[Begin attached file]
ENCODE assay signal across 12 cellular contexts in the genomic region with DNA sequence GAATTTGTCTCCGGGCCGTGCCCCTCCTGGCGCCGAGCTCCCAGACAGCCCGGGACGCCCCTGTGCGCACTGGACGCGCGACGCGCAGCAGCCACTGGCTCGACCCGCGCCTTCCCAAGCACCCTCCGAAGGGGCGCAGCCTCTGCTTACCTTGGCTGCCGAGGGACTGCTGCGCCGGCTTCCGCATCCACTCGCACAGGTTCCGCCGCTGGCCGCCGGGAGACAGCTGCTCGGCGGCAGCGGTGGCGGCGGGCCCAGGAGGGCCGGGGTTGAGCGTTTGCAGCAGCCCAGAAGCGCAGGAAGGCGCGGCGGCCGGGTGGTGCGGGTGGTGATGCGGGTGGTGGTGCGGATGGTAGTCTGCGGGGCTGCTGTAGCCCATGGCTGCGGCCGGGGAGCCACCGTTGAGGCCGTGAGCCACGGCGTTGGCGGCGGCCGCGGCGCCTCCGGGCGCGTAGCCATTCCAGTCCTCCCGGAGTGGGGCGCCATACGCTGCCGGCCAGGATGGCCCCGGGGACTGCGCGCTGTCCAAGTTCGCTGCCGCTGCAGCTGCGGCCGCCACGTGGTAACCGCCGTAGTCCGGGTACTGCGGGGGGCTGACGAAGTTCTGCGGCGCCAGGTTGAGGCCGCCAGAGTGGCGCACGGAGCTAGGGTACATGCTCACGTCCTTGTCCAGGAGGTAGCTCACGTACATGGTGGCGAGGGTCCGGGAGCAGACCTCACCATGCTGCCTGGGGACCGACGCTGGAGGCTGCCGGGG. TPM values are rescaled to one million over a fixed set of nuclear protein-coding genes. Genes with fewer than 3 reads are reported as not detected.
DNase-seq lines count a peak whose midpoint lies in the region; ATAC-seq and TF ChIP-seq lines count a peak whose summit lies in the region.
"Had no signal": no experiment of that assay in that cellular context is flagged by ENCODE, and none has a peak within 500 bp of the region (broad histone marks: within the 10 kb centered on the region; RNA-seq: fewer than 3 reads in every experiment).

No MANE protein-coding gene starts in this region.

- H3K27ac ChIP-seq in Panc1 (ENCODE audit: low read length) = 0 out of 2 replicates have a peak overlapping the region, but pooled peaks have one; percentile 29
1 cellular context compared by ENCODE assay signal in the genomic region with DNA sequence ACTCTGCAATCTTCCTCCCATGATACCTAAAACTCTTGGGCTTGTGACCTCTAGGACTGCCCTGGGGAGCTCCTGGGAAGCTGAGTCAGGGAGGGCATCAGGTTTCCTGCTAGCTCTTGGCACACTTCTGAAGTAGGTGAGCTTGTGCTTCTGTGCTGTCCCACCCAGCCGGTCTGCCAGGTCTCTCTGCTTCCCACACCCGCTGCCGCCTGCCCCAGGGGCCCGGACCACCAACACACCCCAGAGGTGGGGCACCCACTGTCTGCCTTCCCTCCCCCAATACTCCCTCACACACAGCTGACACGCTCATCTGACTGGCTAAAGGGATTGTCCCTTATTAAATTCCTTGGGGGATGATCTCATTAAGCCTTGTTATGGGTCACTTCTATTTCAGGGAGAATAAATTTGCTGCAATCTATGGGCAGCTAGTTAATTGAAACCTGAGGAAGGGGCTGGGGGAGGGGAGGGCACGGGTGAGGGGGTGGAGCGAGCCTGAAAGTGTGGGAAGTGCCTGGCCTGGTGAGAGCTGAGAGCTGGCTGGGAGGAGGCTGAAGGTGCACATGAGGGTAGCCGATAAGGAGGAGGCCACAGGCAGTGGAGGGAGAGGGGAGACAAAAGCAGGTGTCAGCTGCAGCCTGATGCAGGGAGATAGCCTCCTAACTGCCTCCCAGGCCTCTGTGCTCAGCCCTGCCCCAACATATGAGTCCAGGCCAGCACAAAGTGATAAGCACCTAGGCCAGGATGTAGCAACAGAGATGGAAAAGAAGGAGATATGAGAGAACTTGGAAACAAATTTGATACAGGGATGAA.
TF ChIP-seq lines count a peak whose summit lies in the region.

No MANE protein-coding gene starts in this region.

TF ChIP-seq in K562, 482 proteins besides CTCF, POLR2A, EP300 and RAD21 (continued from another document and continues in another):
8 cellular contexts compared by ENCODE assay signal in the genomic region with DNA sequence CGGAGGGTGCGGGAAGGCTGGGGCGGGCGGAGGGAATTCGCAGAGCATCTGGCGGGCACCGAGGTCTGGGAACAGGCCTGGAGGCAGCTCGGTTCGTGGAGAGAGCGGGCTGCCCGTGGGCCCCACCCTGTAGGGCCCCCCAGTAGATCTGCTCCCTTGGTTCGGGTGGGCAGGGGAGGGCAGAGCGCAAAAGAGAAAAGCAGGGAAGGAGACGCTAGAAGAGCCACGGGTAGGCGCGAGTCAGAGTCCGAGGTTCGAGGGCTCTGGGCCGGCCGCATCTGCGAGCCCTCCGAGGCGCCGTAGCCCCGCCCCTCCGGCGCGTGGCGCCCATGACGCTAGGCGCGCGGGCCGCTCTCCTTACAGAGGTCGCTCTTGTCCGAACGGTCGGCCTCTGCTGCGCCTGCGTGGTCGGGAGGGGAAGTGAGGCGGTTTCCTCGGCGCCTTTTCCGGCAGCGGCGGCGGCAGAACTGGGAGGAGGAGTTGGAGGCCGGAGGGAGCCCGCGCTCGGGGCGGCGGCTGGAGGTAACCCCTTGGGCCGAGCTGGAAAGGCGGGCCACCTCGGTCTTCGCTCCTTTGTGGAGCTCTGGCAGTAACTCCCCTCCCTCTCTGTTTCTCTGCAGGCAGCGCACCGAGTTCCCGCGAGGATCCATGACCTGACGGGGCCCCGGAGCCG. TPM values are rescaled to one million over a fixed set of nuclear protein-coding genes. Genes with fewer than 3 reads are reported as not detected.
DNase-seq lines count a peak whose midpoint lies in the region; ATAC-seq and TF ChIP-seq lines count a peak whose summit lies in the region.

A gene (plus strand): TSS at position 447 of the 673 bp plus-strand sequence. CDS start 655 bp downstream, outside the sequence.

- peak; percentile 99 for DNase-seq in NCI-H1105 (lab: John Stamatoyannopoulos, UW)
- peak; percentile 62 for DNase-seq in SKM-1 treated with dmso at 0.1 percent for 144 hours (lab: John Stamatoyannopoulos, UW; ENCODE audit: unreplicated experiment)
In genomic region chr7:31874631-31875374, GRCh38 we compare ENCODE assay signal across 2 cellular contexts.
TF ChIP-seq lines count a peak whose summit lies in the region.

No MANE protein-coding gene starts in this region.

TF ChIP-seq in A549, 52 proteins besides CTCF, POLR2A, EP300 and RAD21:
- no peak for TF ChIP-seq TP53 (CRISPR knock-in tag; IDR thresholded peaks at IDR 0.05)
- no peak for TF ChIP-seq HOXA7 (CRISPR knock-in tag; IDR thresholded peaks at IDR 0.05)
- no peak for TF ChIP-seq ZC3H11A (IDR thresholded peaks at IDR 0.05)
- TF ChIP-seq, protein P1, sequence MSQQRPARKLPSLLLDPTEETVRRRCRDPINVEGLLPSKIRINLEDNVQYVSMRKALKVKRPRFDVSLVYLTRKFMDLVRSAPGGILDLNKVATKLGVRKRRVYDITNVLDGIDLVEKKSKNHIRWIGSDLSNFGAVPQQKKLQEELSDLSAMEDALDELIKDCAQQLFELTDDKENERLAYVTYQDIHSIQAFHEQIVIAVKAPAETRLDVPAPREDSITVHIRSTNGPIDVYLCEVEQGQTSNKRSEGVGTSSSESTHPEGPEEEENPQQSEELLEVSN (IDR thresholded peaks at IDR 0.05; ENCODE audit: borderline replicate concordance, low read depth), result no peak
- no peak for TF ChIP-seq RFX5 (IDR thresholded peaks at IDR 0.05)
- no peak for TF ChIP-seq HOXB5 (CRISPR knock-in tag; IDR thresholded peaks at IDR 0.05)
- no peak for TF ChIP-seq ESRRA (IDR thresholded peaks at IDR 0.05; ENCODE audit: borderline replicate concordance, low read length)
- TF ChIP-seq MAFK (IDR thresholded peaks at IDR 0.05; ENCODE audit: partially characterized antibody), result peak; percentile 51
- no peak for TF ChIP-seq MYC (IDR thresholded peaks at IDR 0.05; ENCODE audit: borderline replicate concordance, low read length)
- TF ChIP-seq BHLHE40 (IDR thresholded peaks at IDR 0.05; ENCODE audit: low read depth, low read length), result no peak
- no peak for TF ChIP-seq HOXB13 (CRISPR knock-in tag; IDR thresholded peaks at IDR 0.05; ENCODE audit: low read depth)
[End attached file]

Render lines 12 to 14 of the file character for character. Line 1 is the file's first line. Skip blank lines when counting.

A gene (plus strand): TSS at position 447 of the 673 bp plus-strand sequence. CDS start 655 bp downstream, outside the sequence.

- peak; percentile 99 for DNase-seq in NCI-H1105 (lab: John Stamatoyannopoulos, UW)
- peak; percentile 62 for DNase-seq in SKM-1 treated with dmso at 0.1 percent for 144 hours (lab: John Stamatoyannopoulos, UW; ENCODE audit: unreplicated experiment)